Research & Validation

What you need to know

What makes the Hendrich Model unique?

With active and ongoing research, there is simply no other fall risk tool that has been validated in as many patients, at as many diverse sites of care, and with longer duration of study than the Hendrich II Fall Risk Model®. With dozens of independent replications studies across the care continuum, Hendrich is notably the most validated tool in the industry.

What makes the Hendrich program distinctive is the level of evidence from multiple studies, diverse sites, and over many years, the strength of evidence-based interventions provided for each validated and modifiable risk factor, and the comprehensive nature of the overall program.

What the research shows

The model was developed over a two-year study enrollment period with 355 patients who fell and 780 non-fall patients (sample size = 1,135). Each study participant was assessed concurrently by four registered nurses who used validated standardized instruments to test more than 600 variables. A clinical pharmacist categorized and evaluated all medications. Statistical measures used to generate the model included manual stepwise logistic regression, two-way interactions, 2 Log L chi-square statistic, and sensitivity and specificity. The validated model showed a sensitivity of 74.9% (falls correctly predicted) and a specificity of 73.9% (non-falls correctly predicted).

The research identified eight risk factors necessary to prevent falls. Interestingly, age and a history of falling were not independent risk factors for falling. Some older adults have conditions that put them at risk for falls, but age alone is not causal or predictive of falls. To accurately identify which older adults are more prone to fall, we must use weighted, evidence-based risk factors, many of which can be managed with targeted interventions.

2020 validation study

In 2020, the Hendrich team published the largest study of a fall risk model to date, with a study population of over 214,000 patients at nine sites of care and a study duration of three years. The nine hospitals included seven acute care sites with trauma populations and two critical access sites. Bed numbers at the included sites ranged from 25 to 474, with all levels of acuity and types of inpatient care, including behavioral health, skilled nursing, observation, and emergency departments. Study hospitals had patient populations representative of national diversity for race, gender, age, ethnicity, case-mix, length of stay, licensed bed size, academic and nonacademic settings, and urban and rural locations.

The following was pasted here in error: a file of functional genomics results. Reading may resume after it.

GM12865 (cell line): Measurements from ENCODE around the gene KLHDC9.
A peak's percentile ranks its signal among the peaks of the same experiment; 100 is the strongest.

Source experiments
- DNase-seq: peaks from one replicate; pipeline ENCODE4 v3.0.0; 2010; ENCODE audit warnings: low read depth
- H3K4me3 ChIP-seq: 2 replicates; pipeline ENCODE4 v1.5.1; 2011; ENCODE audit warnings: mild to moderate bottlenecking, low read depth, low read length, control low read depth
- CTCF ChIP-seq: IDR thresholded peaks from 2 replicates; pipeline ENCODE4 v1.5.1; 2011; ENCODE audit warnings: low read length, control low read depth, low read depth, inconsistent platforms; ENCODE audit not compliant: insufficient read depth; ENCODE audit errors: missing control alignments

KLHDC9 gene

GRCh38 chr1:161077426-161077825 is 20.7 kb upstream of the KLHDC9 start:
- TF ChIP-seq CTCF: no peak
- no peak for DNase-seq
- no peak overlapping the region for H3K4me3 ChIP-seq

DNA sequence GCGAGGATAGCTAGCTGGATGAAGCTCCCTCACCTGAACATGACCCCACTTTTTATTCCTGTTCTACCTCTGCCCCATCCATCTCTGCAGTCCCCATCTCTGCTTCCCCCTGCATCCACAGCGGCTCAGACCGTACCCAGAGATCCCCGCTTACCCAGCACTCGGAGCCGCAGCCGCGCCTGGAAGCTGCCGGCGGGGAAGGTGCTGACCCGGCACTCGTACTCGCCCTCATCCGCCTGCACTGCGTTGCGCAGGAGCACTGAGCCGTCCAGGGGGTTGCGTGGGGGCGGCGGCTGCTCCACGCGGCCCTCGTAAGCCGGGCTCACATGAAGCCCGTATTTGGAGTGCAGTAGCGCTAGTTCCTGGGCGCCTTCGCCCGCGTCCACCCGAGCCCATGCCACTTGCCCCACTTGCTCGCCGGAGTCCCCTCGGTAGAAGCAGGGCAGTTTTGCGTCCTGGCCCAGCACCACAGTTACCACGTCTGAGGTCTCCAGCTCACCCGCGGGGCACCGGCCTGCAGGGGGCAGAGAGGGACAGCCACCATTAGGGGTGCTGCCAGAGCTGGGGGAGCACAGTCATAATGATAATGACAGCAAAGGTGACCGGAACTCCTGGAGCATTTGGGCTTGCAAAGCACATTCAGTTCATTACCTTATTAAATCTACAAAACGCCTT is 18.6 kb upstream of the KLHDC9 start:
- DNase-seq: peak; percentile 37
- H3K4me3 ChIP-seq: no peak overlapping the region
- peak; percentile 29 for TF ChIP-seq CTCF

This study confirmed the Hendrich model’s accuracy in predicting falls. The Hendrich model demonstrated a sensitivity of 78.72%, specificity of 64.07%, and an AUC of 0.765 at risk score ≥ 5. Note that this study was conducted in hospitals with established fall prevention programs and fall reduction goals and a low overall fall rate of 0.29%. This means that the study likely underestimates the predictive accuracy of the Hendrich model. 

Another important finding: The study found that a third of adult inpatients had multiple fall risk factors (n = 77,292), which clinical teams often do not manage during hospitalization. This finding points to a large opportunity for health care teams to reduce injurious falls, both in the hospital and post-discharge, through the active management of these risk factors.

A comparison of fall risk tools in the peer-reviewed literature

Model Development Hendrich Hester Davis Johns Hopkins Morse
Multisite study for tool development and testing
Patient sample

1082 falls
214,749 non-falls

44 falls
1851 non-falls

261 falls
1038 non-falls

247 falls
6682 non-falls

Diversity of facility size and type

Critical access through Level 1 trauma

One 30-bed neurosciences unit in one hospital
18 units in a tertiary hospital
Large acute care hospital and rehabilitation hospital
Selection of scale items
Physical assessment of patients
Literature review
Literature review
Physical assessment of patients
Length of study
2- and 3-year studies
10 months
14 months
4-5 months
(falls correctly predicted)
78.72-90.56% based on cutoff score
(non-falls correctly predicted)
2003 and 2020